What are the symptoms of code P0851 ?

Depending on failure mode, the MIL (malfunction indicator lamp) may or may not be illuminated, and engine starting may be locked out. Usually, with this DTC in memory, cruise control is locked out. If you can start the vehicle, you may not notice any drivability symptoms.


How do you troubleshoot code P0851 ?

The PNP switch is a simple on-off switch, with a single input and output. The PNP switch has a 12 V input, output switching between 0 V and 12 V, depending on whether the transmission is put in Park/Neutral or not. (Vehicles with an automatic transmission and a PRNDL switch perform the same switching, but across more outputs: Park, Reverse, Neutral, Drive, and 3, 2, or Low, depending on manufacturer. In this case, we’re interested in the Park and Neutral outputs.) A DVOM (digital volt-ohm meter) or test light is usually enough to diagnose the PNP switch.

  • PNP or PRNDL Switch Check – You may have to lift the vehicle to access the PNP or PRNDL switch. Always follow safe lifting and holding practices, set the parking brake, and chock the wheels.
    • Disconnect the switch and check for continuity in different shift positions. A simple PNP switch should have continuity across the two terminals, when the transmission lever is put in park or neutral. Check again with the transmission in reverse, drive, or any gear, and you should read an open circuit.

Similarly, a PRNDL switch should only have continuity across two terminals in Park and across two terminals in Neutral. For example, one Toyota PRNDL switch has continuity across pins 5 & 6 when the transmission is in Park or Neutral, and an open circuit across pins 5 & 6 in any other position.

      • If the switch never changes continuity, suspect a fault in the switch itself.
      • If the switch changes continuity, but in the wrong transmission position, the switch may not be installed correctly.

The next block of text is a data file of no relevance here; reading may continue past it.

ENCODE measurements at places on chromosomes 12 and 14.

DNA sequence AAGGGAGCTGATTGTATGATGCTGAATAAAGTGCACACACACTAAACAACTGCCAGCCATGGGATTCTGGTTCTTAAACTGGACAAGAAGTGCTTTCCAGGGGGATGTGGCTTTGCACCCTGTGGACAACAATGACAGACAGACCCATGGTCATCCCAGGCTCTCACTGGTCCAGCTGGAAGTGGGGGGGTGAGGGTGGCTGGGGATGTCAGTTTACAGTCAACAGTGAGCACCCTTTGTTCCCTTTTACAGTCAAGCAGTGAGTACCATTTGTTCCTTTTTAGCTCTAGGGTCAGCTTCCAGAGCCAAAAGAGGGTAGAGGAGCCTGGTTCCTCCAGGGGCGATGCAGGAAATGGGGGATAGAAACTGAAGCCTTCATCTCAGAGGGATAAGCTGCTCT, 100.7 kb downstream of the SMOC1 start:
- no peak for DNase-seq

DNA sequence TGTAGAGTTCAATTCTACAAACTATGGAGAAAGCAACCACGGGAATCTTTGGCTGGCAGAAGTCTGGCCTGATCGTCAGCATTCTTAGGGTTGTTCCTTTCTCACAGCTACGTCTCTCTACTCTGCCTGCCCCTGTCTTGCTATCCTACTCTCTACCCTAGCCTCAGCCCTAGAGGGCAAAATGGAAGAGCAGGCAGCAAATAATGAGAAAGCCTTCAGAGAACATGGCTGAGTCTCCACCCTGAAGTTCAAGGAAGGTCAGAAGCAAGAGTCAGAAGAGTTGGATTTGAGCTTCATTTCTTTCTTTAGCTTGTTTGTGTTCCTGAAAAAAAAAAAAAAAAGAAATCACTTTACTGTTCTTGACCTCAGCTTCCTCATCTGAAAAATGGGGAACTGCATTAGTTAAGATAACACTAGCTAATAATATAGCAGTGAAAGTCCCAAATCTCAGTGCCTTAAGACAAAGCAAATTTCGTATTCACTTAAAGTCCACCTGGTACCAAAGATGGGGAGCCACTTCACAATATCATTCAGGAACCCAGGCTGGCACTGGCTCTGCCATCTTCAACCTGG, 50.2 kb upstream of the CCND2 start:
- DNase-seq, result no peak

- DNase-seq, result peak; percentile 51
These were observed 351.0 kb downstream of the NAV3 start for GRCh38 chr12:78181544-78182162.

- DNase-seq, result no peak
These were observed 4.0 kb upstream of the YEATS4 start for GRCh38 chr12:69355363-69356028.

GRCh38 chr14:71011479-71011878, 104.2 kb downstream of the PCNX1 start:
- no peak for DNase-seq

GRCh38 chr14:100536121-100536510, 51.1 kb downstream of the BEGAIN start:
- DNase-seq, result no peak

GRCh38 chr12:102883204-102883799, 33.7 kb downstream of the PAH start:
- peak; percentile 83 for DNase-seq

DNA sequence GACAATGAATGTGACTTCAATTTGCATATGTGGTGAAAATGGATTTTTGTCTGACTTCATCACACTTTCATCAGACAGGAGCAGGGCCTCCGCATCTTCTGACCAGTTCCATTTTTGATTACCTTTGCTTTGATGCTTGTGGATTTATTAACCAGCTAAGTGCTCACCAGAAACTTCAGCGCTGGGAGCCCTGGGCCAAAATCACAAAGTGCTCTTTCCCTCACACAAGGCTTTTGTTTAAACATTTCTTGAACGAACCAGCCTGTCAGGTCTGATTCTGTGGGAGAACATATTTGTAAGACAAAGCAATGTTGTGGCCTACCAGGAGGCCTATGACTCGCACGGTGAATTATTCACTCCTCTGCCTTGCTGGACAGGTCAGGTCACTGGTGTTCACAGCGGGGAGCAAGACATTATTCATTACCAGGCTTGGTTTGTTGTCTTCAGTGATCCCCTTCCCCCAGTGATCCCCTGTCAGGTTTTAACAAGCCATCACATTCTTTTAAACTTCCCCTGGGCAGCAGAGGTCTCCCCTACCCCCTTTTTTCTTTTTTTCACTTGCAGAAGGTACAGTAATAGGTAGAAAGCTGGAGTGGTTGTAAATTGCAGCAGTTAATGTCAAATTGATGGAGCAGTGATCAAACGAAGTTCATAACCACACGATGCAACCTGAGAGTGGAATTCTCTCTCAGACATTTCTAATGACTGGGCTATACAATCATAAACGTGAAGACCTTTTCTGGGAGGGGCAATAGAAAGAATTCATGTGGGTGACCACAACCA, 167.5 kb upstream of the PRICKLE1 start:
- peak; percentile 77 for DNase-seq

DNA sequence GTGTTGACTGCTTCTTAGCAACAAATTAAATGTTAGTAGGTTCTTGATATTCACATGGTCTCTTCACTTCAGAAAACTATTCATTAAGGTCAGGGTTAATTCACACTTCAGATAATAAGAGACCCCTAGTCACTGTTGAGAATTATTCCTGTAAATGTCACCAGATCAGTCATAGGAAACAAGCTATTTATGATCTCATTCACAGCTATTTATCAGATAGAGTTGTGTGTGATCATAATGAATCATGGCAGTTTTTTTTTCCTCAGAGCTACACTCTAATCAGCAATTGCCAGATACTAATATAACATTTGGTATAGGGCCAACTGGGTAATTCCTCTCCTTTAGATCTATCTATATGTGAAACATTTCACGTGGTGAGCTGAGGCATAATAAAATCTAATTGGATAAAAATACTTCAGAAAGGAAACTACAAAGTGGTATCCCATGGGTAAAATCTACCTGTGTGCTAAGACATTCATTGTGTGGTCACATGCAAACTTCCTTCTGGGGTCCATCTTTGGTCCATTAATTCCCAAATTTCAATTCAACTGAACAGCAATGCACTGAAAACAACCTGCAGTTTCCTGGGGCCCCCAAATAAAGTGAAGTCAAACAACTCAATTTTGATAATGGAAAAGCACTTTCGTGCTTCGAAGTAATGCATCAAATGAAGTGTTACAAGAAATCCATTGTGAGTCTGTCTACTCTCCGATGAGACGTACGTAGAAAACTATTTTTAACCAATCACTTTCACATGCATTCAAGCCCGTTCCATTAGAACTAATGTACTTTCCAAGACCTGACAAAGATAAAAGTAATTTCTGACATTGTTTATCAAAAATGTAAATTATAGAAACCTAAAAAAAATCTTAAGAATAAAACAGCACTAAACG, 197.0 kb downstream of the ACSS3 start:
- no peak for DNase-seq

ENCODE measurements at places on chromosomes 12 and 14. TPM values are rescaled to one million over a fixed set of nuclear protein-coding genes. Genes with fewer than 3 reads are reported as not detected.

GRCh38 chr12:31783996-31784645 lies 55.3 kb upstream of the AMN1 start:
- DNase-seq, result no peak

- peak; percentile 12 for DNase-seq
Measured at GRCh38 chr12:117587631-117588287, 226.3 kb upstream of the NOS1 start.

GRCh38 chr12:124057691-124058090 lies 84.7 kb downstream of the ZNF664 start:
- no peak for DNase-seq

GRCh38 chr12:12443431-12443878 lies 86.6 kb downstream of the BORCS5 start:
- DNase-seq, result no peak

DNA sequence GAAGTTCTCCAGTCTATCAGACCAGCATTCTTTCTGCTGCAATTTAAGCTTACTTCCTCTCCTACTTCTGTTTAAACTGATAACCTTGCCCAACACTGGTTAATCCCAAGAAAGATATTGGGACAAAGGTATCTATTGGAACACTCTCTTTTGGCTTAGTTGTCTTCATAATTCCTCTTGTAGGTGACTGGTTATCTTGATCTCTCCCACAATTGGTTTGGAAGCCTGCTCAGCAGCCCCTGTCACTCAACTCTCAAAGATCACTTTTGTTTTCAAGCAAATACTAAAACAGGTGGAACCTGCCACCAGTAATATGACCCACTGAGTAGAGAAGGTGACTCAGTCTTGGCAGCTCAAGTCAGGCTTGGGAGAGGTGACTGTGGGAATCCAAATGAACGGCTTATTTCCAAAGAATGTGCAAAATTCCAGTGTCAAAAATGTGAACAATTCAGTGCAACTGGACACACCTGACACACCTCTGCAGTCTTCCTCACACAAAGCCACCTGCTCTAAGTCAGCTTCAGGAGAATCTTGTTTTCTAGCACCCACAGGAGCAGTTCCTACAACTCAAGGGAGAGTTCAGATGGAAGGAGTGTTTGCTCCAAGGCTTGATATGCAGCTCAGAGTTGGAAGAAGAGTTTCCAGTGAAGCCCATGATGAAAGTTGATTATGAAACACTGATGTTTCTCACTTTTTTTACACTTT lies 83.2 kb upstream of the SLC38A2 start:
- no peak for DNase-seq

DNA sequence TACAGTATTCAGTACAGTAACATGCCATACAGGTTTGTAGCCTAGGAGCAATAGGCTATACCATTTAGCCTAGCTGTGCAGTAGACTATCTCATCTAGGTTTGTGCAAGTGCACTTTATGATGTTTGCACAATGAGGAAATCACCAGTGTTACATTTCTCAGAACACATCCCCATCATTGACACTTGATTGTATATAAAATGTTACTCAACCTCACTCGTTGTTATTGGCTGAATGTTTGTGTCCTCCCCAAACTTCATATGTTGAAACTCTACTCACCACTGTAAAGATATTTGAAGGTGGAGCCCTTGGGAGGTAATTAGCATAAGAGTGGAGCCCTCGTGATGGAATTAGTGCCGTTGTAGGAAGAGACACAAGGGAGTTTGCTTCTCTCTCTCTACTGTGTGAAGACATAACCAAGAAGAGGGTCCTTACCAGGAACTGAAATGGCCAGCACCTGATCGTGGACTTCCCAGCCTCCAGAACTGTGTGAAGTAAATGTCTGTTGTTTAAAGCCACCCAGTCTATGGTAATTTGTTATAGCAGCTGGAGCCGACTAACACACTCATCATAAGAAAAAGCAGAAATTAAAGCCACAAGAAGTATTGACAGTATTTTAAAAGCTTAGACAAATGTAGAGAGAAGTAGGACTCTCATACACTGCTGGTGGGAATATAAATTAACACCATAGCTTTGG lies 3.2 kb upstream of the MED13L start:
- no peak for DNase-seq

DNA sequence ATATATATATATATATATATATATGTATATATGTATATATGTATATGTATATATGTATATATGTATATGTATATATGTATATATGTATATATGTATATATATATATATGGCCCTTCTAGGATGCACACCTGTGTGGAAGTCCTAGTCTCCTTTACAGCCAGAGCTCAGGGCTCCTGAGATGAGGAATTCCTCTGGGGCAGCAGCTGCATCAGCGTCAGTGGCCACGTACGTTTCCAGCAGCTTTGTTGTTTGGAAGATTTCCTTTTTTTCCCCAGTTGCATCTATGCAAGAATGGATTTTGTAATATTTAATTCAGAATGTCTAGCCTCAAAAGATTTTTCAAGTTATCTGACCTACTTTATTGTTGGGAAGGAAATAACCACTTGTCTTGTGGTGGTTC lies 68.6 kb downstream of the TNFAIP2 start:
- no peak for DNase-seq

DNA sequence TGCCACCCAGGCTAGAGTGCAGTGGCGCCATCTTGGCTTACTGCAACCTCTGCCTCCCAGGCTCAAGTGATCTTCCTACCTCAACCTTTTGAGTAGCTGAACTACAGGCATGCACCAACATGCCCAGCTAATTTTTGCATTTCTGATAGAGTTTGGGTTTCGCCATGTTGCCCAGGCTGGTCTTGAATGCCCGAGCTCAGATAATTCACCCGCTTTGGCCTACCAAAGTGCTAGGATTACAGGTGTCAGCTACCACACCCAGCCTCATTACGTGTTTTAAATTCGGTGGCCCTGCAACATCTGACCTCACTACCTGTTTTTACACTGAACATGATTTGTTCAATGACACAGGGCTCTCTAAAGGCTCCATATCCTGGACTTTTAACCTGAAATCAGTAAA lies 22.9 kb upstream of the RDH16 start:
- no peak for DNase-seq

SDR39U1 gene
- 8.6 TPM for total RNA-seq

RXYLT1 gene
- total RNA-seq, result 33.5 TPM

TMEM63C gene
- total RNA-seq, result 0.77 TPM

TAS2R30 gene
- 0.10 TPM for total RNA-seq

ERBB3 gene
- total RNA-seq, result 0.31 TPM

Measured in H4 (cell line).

• If the switch changes continuity in the right positions, go on to “Electrical Check.”
  •  Electrical Check – You will need an electrical wiring diagram (EWD), specific to your vehicle, to determine what voltage should be found where and when. Some PNP switches get their power from the ECM or TCM, while others get their power from the starter command circuit. Turn the key on and reconnect the PNP switch
    • Check for input voltage, usually 12 V, to the PNP switch. If voltage isn’t as specified, follow the EWD back to its source, which may be a fuse or ECM/TCM.
    • Check for output voltage, again usually 12 V, from the PNP switch.
      • If voltage isn’t as specified, suspect excessive internal resistance or improper installation. Recheck switch alignment or replace the sensor.
      • If voltage is good at the switch, suspect a fault between the PNP switch and ECM. Check wiring harnesses for damage, chafing, or misrouting. Check connectors for bent or backed-out pins, corrosion, or water entry. Disconnect the PNP and ECM connectors and check for continuity or short circuits. Repair as necessary.